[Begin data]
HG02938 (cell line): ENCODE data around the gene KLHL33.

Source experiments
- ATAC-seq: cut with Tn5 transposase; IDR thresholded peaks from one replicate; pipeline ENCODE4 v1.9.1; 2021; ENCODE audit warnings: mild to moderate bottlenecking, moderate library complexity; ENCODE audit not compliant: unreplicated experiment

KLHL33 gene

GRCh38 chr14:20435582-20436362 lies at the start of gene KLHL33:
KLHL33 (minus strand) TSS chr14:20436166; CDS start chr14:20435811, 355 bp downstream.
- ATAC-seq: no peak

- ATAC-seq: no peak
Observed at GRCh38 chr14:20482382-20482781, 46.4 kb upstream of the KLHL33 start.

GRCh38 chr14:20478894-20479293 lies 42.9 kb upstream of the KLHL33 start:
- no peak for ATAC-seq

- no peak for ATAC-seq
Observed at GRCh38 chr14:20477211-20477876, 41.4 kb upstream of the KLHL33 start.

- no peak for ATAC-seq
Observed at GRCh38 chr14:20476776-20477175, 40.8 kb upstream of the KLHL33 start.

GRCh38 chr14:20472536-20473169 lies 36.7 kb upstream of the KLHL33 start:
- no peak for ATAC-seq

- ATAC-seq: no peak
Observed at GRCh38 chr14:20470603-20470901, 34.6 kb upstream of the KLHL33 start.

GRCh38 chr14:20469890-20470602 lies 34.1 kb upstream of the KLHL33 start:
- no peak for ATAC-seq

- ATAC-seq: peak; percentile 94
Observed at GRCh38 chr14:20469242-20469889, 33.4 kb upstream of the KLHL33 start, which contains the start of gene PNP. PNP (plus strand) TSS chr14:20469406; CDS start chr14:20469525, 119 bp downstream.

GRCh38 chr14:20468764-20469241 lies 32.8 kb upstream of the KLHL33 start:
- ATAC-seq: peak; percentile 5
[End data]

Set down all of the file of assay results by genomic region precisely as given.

HG02938 (cell line): ENCODE data around the gene KLHL33.

Source experiments
- ATAC-seq: cut with Tn5 transposase; IDR thresholded peaks from one replicate; pipeline ENCODE4 v1.9.1; 2021; ENCODE audit warnings: mild to moderate bottlenecking, moderate library complexity; ENCODE audit not compliant: unreplicated experiment

KLHL33 gene

GRCh38 chr14:20435582-20436362 lies at the start of gene KLHL33:
KLHL33 (minus strand) TSS chr14:20436166; CDS start chr14:20435811, 355 bp downstream.
- ATAC-seq: no peak

- ATAC-seq: no peak
Observed at GRCh38 chr14:20482382-20482781, 46.4 kb upstream of the KLHL33 start.

GRCh38 chr14:20478894-20479293 lies 42.9 kb upstream of the KLHL33 start:
- no peak for ATAC-seq

- no peak for ATAC-seq
Observed at GRCh38 chr14:20477211-20477876, 41.4 kb upstream of the KLHL33 start.

- no peak for ATAC-seq
Observed at GRCh38 chr14:20476776-20477175, 40.8 kb upstream of the KLHL33 start.

GRCh38 chr14:20472536-20473169 lies 36.7 kb upstream of the KLHL33 start:
- no peak for ATAC-seq

- ATAC-seq: no peak
Observed at GRCh38 chr14:20470603-20470901, 34.6 kb upstream of the KLHL33 start.

GRCh38 chr14:20469890-20470602 lies 34.1 kb upstream of the KLHL33 start:
- no peak for ATAC-seq

- ATAC-seq: peak; percentile 94
Observed at GRCh38 chr14:20469242-20469889, 33.4 kb upstream of the KLHL33 start, which contains the start of gene PNP. PNP (plus strand) TSS chr14:20469406; CDS start chr14:20469525, 119 bp downstream.

GRCh38 chr14:20468764-20469241 lies 32.8 kb upstream of the KLHL33 start:
- ATAC-seq: peak; percentile 5